Thunderbird Joins The Rapid Release Process, Introduces Shredder, Miramar and Earlybird - gHacks Tech News

Thunderbird Joins The Rapid Release Process, Introduces Shredder, Miramar and Earlybird

I'm not a huge fan of the rapid release process of the Firefox web browser or Google Chrome. Not so much as a user but as someone who is interested in following the development of a web browser, and a webmaster who likes to write about it.

A new version every three months or so, and a confusing assortment of release channels makes it less interesting to keep an overview over each channel. With four channels for Firefox and Google Chrome alone each, I already have to spend a considerable amount of time to keep an eye on all developments.

Thunderbird recently joined the rapid release process as well, with the beta versions recently jumping a version to version 5.

Instead of using Firefox's naming convention, which is stable, beta, aurora and nightly, the developers have decided to introduce a new set of channel names. The nightly versions of Thunderbird are called Shredder, the Aurora versions Earlybird and the beta versions Miramar. The latest nightly versions are already at version 7, while the latest stable releases are at version 3.

Update: Names have changed. While Earlybird is still a thing, Shreed and Miramar are not anymore. Shredder is called Nightly now and Miramar Beta.

We have already looked at the features that Mozilla Messaging plans to introduce in Thunderbird 5 and you can get the full overview of things to come here.

Among the changes are a new add-on manager that looks identical to the extensions manager of the Firefox web browser.

Other new features include a revised account setup wizard that has been optimized once again, an optimized display of email attachments including attachment sizes, tab reordering and a new troubleshooting information page.

thunderbird earlybird

Interested users can download Thunderbird 5 Beta from the early releases page over at Mozilla Messaging. The beta version is available for all supported operating systems and languages. Nightly releases are currently only available on the official ftp server.

What's your take on the rapid release process and the new names for the different Thunderbird channels? Let me know in the comments. (via)





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    Comments

    1. Ryan D. Lang said on June 17, 2011 at 9:54 pm
      Reply

      I’m not fond of the new naming convention. The old ones were self-explanatory.

    2. Crodol said on June 17, 2011 at 11:40 pm
      Reply

      They should not introduce more confusion! It is already complicated enough! Makes me want to switch back to 3.6 resp. MS Outlook!

    3. Daniel said on June 18, 2011 at 2:24 pm
      Reply

      They should have kept it in one package with browser.
      Wouldn’t that be easier for everyone to keep tabs on?

      The main issue as far as i’m concerned is addons compatibility.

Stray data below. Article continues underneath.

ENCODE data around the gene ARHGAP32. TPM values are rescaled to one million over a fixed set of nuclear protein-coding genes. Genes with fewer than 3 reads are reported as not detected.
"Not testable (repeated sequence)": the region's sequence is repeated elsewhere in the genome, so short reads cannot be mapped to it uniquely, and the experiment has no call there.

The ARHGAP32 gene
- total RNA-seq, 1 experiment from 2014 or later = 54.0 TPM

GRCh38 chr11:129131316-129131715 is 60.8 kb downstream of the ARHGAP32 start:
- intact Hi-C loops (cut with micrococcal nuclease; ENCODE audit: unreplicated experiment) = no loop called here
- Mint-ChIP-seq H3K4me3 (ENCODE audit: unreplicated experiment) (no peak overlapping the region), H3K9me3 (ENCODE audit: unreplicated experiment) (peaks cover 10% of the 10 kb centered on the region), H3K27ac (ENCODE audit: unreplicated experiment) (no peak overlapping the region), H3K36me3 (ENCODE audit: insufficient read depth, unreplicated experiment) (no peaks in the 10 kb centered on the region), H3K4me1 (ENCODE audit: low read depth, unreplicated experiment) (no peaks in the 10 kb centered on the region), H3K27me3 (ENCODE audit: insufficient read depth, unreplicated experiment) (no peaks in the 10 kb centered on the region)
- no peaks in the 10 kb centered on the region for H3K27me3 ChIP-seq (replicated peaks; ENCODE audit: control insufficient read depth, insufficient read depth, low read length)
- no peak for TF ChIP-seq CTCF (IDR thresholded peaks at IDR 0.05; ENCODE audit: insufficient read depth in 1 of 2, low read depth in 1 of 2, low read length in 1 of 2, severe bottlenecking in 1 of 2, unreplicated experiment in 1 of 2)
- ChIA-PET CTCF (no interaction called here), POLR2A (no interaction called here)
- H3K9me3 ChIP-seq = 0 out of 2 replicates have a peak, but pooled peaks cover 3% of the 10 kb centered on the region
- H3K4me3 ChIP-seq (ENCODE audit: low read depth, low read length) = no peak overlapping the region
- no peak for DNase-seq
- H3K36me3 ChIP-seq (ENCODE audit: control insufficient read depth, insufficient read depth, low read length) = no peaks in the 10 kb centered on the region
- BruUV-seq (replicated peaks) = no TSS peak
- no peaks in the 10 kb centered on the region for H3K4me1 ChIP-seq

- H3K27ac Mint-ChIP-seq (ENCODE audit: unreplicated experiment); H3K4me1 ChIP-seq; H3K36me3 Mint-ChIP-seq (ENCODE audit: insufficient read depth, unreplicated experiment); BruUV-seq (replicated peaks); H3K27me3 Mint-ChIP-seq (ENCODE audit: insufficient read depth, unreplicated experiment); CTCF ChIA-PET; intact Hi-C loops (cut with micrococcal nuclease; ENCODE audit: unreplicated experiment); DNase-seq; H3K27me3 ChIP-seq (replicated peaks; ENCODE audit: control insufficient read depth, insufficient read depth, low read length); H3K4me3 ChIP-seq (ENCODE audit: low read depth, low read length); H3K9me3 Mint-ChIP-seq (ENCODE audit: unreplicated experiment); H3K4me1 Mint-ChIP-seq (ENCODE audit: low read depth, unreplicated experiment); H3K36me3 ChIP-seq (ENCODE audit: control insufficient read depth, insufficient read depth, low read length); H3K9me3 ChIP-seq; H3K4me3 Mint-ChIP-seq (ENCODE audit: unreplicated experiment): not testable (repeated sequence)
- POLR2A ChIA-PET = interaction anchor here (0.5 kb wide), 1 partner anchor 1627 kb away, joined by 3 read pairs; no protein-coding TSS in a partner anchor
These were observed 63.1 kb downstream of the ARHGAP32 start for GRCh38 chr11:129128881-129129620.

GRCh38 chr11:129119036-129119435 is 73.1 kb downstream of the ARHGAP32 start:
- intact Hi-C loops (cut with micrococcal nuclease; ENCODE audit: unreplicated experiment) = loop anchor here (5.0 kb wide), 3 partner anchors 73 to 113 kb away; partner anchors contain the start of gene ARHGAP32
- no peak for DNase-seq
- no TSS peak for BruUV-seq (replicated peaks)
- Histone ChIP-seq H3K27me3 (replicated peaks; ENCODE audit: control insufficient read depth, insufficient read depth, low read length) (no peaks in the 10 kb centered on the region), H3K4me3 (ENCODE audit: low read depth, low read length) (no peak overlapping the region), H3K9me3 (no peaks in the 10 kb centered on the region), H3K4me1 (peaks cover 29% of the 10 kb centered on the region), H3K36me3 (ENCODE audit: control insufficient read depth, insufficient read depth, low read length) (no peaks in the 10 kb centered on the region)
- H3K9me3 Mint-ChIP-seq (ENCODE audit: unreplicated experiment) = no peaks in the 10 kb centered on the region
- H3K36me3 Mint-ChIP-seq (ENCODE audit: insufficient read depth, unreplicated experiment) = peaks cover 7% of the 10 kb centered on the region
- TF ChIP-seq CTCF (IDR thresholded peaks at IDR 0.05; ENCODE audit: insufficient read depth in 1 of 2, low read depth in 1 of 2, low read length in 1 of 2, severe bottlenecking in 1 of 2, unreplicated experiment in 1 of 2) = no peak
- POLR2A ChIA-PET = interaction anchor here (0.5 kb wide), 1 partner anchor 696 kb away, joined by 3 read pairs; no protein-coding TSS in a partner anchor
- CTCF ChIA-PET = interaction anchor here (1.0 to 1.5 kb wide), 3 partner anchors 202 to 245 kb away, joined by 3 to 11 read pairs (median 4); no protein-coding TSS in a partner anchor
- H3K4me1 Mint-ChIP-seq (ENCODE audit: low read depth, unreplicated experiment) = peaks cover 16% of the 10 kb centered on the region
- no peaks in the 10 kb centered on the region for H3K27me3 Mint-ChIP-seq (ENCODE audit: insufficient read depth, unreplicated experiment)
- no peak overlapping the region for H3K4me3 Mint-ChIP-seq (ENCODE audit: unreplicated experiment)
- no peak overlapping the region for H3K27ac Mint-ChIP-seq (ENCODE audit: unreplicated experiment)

The average user doesn’t know about Thunderbird and even less on how to override compatibility check (which isn’t flawless).

      Outlook 2010 costs but works.

    4. Blake Winton said on June 22, 2011 at 9:40 pm
      Reply

      Martin and Ryan: To be fair, we couldn’t use Firefox’s names, or our Aurora.app would overwrite Firefox’s Aurora.app when you installed it. So we had to come up with different names, and those were the best we could do. If you have any suggestions that are much better than what we came up with, I’ld love to hear them (although I suspect it’s too late for us to switch).

      Crodol: I’m hoping that the new releases will be simpler, not more confusing. For the end-user we’ll be deemphasizing the version numbers, so all they’ll need to know is “I’m on Thunderbird.”, and we’ll take care of making sure it’s the most recent version.

      Daniel: Perhaps you’re looking for SeaMonkey, at http://www.seamonkey-project.org/ ? It’s basically Firefox and Thunderbird bundled together, and so should be less to keep track of.

      Thanks for your comments,
      Blake (Thunderbird User Experience Lead).

      1. fokka said on June 24, 2011 at 12:22 am
        Reply

        how about aurora_ff.app and aurora_tb.app?

        1. Blake Winton said on June 24, 2011 at 1:43 am
          Reply

          If you think you can convince Firefox to name their product “aurora_ff” (and also change the name of the icon, cause that’s what shows up in the dock, and having two “Aurora”s there would be similarly confusing), please go for it. :)

          I would love to use Aurora, even Aurora_tb, or AuroraTb, but I don’t think it’s going to happen.

          Later,
          Blake.

    5. JMJ said on August 27, 2011 at 6:37 pm
      Reply

      Have they fixed the crashes?? I updated to 5 and it keeps crashing as soon as it started. I had to go back to 3.1. Posted in their forum, never gets a reply and so does a lot of people.

    6. David Rees said on October 2, 2011 at 5:23 pm
      Reply

      I agree the additional naming scheme is confusing, and its worse to think that the even more confusing Aurora approach is the root of it. It should have been called Alpha like every other product on the planet, and more specifically it should have been called Firefox Alpha. Alpha serve the exact same purpose as Aurora and also allow removing features (which is why I am guessing they didn’t want to call it Firefox Alpha).
      All that said, I don’t see why Thunderbird needs Firefox to rename Aurora to call nightly and beta the right thing. And since Aurora is a (IMHO) bad idea, why not just call the alpha channel Thunderbird Alpha?

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